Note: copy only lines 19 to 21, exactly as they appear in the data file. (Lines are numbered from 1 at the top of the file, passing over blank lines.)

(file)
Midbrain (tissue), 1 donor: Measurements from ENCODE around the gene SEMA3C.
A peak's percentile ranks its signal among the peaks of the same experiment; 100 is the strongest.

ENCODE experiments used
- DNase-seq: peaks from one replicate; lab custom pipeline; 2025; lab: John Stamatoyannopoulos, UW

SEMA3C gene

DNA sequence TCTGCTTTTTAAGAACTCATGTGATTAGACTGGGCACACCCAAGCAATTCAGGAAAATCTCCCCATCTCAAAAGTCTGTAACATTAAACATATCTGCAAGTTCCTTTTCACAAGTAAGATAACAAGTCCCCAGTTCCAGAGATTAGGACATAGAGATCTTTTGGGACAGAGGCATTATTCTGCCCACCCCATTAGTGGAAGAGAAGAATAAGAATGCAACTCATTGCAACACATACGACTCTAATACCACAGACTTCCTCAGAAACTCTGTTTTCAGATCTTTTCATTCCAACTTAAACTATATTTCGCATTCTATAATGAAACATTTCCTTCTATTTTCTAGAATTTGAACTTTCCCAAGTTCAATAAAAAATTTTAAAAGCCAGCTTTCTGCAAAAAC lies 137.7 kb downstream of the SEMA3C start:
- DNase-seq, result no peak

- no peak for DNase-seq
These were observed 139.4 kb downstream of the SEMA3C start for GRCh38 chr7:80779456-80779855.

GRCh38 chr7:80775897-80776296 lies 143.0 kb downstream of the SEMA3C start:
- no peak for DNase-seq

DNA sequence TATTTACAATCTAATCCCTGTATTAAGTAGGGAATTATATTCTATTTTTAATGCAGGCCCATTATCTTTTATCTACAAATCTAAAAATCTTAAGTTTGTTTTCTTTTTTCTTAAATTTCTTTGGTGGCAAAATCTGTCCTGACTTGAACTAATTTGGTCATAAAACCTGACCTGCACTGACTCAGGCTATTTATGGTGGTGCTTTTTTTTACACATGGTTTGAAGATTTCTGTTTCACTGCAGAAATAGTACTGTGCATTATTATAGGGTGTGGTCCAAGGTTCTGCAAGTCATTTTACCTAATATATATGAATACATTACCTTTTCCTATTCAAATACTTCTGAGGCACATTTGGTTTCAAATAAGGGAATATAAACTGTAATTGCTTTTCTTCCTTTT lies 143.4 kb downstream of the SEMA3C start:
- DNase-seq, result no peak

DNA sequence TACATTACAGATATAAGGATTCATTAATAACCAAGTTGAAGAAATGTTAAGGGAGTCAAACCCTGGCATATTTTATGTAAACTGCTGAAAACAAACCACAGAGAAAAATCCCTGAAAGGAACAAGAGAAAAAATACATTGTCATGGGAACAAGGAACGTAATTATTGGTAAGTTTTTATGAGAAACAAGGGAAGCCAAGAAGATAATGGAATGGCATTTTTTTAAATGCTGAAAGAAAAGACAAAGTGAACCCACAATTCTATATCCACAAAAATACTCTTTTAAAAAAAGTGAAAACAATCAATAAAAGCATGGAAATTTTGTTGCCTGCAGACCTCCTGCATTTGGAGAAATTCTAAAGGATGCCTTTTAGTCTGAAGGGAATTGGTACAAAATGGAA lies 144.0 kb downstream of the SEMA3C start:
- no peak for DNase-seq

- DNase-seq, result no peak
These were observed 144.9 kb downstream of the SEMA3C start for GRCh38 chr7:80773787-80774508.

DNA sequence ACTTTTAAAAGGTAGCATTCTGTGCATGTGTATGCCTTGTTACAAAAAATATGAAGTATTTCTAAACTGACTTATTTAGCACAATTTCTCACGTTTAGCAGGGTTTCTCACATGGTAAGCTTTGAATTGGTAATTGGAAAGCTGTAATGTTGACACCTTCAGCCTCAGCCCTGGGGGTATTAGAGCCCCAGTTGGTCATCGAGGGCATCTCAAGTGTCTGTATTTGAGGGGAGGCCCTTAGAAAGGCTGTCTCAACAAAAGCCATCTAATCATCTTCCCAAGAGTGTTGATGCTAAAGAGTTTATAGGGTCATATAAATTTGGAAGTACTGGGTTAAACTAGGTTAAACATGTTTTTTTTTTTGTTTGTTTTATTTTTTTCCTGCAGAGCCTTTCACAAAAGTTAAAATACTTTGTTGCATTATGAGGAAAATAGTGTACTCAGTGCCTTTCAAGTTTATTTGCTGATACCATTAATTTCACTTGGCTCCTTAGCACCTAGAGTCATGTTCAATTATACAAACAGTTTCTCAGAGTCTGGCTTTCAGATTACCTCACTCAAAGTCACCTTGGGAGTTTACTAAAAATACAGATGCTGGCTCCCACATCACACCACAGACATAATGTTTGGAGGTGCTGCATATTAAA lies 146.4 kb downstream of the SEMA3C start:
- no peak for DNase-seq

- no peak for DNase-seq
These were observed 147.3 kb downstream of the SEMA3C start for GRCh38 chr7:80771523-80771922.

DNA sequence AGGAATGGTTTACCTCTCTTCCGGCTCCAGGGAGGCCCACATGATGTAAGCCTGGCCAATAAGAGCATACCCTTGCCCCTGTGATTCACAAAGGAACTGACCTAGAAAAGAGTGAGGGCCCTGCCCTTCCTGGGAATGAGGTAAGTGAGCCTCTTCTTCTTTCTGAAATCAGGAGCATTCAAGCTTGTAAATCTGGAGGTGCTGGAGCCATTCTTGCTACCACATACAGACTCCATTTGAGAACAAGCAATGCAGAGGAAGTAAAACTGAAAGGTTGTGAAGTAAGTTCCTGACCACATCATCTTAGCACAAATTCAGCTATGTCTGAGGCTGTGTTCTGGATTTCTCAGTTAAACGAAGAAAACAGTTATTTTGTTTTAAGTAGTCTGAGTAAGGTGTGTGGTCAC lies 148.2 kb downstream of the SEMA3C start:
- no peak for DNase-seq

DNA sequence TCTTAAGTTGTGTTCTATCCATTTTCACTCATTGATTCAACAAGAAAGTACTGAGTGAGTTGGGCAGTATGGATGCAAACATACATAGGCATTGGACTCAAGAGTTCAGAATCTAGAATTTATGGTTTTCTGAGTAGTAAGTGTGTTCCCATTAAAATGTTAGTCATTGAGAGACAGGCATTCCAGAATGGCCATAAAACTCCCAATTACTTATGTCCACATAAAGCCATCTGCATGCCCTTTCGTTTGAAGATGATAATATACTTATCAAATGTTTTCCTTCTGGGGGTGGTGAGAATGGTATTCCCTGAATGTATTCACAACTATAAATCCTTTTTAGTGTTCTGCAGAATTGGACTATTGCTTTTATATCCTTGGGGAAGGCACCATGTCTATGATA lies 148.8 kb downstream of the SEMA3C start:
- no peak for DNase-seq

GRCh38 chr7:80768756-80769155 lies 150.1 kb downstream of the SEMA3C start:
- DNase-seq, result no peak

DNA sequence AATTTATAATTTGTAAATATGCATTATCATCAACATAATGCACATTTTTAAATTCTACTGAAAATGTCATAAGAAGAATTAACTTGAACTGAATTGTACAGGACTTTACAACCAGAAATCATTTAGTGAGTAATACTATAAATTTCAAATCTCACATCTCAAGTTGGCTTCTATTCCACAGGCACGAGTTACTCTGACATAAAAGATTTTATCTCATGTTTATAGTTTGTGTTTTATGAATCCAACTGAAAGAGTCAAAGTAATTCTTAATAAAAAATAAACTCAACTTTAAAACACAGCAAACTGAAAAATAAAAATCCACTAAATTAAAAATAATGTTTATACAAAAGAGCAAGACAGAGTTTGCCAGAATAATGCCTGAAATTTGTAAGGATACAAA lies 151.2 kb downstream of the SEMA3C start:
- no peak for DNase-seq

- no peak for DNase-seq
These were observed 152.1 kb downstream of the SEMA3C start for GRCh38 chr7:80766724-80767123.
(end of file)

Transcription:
- no peak for DNase-seq

- no peak for DNase-seq
These were observed 147.3 kb downstream of the SEMA3C start for GRCh38 chr7:80771523-80771922.